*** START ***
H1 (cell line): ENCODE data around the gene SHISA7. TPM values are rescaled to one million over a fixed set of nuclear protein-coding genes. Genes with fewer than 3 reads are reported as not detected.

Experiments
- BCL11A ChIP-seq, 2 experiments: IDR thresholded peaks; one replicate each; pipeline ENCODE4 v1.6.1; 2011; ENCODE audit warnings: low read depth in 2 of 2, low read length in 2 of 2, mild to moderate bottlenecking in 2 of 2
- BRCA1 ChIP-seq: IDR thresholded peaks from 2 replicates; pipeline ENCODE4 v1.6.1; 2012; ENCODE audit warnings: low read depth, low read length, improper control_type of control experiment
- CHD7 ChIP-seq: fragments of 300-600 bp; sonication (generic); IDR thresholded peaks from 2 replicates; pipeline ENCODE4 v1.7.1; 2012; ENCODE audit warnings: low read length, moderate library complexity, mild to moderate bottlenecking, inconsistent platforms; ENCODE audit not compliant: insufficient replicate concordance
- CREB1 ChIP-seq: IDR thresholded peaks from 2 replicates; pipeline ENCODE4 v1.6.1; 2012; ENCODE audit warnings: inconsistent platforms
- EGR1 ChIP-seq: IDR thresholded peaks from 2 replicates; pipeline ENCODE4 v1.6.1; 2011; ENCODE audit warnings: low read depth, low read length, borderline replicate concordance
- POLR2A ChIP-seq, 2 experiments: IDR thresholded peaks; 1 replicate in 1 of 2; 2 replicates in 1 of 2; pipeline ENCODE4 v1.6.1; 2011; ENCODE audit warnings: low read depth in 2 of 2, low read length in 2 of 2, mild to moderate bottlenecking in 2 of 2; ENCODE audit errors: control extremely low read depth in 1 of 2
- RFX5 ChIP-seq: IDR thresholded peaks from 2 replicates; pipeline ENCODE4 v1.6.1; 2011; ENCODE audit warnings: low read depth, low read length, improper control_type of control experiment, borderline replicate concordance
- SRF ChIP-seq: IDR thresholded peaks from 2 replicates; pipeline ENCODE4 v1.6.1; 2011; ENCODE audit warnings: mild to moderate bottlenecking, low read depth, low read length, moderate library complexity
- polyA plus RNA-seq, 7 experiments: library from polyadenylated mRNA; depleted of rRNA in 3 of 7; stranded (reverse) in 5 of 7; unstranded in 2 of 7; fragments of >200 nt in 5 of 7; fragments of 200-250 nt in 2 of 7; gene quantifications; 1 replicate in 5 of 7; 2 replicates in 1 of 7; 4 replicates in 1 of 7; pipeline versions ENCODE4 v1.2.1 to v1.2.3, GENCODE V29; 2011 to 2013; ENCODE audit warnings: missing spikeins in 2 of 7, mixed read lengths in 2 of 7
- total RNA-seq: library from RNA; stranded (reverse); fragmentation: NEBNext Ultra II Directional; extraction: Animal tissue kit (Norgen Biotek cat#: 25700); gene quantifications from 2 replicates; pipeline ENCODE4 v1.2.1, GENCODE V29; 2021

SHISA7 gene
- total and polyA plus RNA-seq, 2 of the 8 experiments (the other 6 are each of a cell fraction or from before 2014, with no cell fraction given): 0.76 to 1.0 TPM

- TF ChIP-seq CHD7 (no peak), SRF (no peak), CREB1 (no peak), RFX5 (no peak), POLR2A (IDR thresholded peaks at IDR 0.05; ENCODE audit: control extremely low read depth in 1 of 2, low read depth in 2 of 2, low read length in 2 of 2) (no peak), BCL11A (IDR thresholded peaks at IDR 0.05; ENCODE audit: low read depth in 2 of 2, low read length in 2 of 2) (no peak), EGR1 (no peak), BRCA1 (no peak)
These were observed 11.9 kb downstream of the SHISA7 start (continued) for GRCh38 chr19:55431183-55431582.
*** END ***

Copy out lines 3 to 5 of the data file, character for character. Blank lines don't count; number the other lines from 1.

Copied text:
- BCL11A ChIP-seq, 2 experiments: IDR thresholded peaks; one replicate each; pipeline ENCODE4 v1.6.1; 2011; ENCODE audit warnings: low read depth in 2 of 2, low read length in 2 of 2, mild to moderate bottlenecking in 2 of 2
- BRCA1 ChIP-seq: IDR thresholded peaks from 2 replicates; pipeline ENCODE4 v1.6.1; 2012; ENCODE audit warnings: low read depth, low read length, improper control_type of control experiment
- CHD7 ChIP-seq: fragments of 300-600 bp; sonication (generic); IDR thresholded peaks from 2 replicates; pipeline ENCODE4 v1.7.1; 2012; ENCODE audit warnings: low read length, moderate library complexity, mild to moderate bottlenecking, inconsistent platforms; ENCODE audit not compliant: insufficient replicate concordance